This guide was created by a group of librarians at the University of Michigan, Ann Arbor, and many of the resources we’ve collected here focus on Washtenaw County. Detroit, and Southeast Michigan more broadly, has a rich history of anti-racism and rebellion. Below, you will find recommendations to help you begin to learn about the history and context of the region. This portion of the guide will be expanded as we connect with our partners in Flint, Dearborn, and Detroit.
Please be advised, that this guide is not meant to be comprehensive and should be considered a starting point for those who want to research race, inequality, and anti-racist resistance in Detroit.
Below are some collections from institutions within and beyond the University of Michigan. Links will take you directly to the finding aid and/or digital collection on that institution's website. This is not an exhaustive list and more will be added as we work with partners at these and other institutions in Southeast Michigan.
Americans Citizens for Justice Records (1983-2004) - University of Michigan, Bentley Historical Society (Finding Aid)
The American Citizens for Justice, (or the Asian American Center for Justice) a Detroit-based Asian American civil rights group, was founded in reaction to the fatal beating of Vincent Chin, a Chinese-American man. The ACJ later evolved into an organization advocating for the rights of Asian-Americans in general. Records consist of meeting minutes, financial reports, correspondence, publications and grants, Vincent Chin related information, legal case files, health project files, as well as topical files.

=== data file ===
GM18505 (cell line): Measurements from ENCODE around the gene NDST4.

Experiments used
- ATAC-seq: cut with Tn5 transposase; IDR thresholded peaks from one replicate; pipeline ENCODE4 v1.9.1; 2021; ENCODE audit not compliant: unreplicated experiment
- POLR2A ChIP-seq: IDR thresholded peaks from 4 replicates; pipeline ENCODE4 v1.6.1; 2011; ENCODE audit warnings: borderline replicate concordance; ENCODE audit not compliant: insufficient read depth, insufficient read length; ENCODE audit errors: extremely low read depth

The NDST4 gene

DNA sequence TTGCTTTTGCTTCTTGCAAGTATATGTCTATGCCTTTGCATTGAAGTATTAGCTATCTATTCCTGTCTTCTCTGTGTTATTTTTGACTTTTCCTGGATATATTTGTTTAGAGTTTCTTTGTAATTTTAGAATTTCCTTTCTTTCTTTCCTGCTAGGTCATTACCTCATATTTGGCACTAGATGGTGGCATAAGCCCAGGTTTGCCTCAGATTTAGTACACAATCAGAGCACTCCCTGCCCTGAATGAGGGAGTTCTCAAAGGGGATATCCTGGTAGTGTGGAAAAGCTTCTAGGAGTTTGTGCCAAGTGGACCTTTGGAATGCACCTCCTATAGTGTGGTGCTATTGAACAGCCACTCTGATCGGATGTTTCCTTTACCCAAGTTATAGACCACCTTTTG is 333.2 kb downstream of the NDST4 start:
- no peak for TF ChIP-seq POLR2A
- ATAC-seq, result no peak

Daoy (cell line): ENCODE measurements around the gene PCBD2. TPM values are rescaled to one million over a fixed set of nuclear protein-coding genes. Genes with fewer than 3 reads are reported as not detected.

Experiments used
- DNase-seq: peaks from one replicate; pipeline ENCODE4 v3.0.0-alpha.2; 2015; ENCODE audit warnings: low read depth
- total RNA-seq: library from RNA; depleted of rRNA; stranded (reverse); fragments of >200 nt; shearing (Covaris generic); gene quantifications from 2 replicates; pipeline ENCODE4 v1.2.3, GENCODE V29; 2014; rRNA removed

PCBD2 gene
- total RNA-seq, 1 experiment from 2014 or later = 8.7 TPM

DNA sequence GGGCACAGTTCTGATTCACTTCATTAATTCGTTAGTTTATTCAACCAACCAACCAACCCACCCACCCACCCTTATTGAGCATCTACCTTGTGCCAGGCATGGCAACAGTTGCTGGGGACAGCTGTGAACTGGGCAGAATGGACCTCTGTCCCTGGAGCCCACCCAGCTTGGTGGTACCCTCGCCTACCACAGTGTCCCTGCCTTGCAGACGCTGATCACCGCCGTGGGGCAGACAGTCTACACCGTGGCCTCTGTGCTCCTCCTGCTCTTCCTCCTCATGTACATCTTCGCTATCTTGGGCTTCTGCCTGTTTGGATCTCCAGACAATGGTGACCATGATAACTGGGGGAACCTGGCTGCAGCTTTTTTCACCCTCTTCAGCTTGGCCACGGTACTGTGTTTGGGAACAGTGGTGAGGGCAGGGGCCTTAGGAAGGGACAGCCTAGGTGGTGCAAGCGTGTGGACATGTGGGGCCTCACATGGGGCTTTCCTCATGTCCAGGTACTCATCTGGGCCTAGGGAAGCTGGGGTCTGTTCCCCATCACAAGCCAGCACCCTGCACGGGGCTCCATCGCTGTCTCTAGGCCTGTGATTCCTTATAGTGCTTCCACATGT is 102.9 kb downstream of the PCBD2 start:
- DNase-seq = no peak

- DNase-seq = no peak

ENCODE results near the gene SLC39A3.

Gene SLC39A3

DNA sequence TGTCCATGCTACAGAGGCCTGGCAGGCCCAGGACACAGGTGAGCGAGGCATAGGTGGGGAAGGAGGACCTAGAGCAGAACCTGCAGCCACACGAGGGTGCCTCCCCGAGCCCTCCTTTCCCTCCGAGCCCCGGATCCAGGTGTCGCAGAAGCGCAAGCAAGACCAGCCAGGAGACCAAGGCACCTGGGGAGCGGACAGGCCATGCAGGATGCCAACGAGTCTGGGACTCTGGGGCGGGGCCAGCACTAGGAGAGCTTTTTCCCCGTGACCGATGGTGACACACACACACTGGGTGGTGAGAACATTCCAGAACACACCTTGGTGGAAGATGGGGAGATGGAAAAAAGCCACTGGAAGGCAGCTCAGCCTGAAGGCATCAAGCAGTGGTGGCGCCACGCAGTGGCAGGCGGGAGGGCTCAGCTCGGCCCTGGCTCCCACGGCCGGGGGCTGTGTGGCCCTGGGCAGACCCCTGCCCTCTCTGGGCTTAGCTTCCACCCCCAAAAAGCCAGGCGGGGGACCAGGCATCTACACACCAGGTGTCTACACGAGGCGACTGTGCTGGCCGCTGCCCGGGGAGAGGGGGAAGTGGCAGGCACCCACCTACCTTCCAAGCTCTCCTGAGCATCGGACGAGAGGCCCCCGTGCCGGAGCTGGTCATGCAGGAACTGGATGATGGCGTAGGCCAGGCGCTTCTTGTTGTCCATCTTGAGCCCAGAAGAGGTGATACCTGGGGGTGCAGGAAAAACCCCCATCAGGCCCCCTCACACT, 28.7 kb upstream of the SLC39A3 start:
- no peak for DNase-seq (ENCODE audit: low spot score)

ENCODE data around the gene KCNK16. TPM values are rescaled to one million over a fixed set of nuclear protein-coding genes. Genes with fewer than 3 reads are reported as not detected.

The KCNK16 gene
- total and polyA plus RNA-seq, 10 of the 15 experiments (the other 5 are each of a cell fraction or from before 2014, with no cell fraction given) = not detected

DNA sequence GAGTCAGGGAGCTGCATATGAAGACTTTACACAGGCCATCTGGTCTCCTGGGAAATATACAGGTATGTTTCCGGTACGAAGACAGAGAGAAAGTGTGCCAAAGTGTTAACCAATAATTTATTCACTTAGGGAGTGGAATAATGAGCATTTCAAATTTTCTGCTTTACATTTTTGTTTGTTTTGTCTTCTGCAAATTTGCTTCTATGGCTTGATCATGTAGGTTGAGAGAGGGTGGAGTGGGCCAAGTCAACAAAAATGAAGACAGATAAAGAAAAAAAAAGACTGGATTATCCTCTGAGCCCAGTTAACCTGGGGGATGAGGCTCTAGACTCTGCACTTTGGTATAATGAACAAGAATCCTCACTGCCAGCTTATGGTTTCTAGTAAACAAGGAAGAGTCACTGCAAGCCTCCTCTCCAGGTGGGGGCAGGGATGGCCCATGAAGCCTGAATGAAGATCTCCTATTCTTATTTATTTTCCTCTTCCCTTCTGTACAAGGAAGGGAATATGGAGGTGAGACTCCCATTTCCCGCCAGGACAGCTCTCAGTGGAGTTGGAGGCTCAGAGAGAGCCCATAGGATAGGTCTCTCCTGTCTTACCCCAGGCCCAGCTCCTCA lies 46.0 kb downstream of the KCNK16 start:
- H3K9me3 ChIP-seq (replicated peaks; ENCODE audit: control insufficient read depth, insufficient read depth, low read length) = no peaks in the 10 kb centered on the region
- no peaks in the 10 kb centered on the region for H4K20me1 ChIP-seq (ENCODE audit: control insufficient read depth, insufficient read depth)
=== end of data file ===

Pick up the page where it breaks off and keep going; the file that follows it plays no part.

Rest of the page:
Austin McCoy papers: 1994-2018 (bulk 2013-2018) - University of Michigan, Bentley Historical Society (Finding Aid)
NAACP Detroit Branch Records - Wayne State University, Walter P. Reuther Library (Finding Aid)
The National Association for the Advancement of Colored People was established in 1910 to help African-American citizens secure their rights, obtain legal justice and gain equal political, economic and social opportunity. The Detroit Branch was established in 1912 and has worked to improve conditions in housing, employment, education, and police-community relations and in doing so has received community-wide and national recognition. Their records reflect these accomplishments, including material on the Detroit race riot of 1943, scattered records concerning police brutality and discrimination in housing, employment, and education, civil rights complaints, membership campaigns, events and programming, and administrative materials.
Detroit Revolutionary Movements Records - Wayne State University, Walter P. Reuther Library (Finding Aid and Digital Collection)
The Dodge Revolutionary Union Movement was formed in May, 1968 at the Chrysler Dodge Main Plant in Hamtramck, Michigan. Among those active in its founding were General Baker, Mike Hamlin, John Watson, Ron March, Luke S. Tripp, Jr., Kenneth Cockrel, John Williams and Charles J. Wooten.
The collection has multiple parts. Part one primarily covers the Dodge Revolutionary Union Movement (DRUM) and the League of Revolutionary Black Workers (LRBW). Part two primarily covers the Communist Labor Party.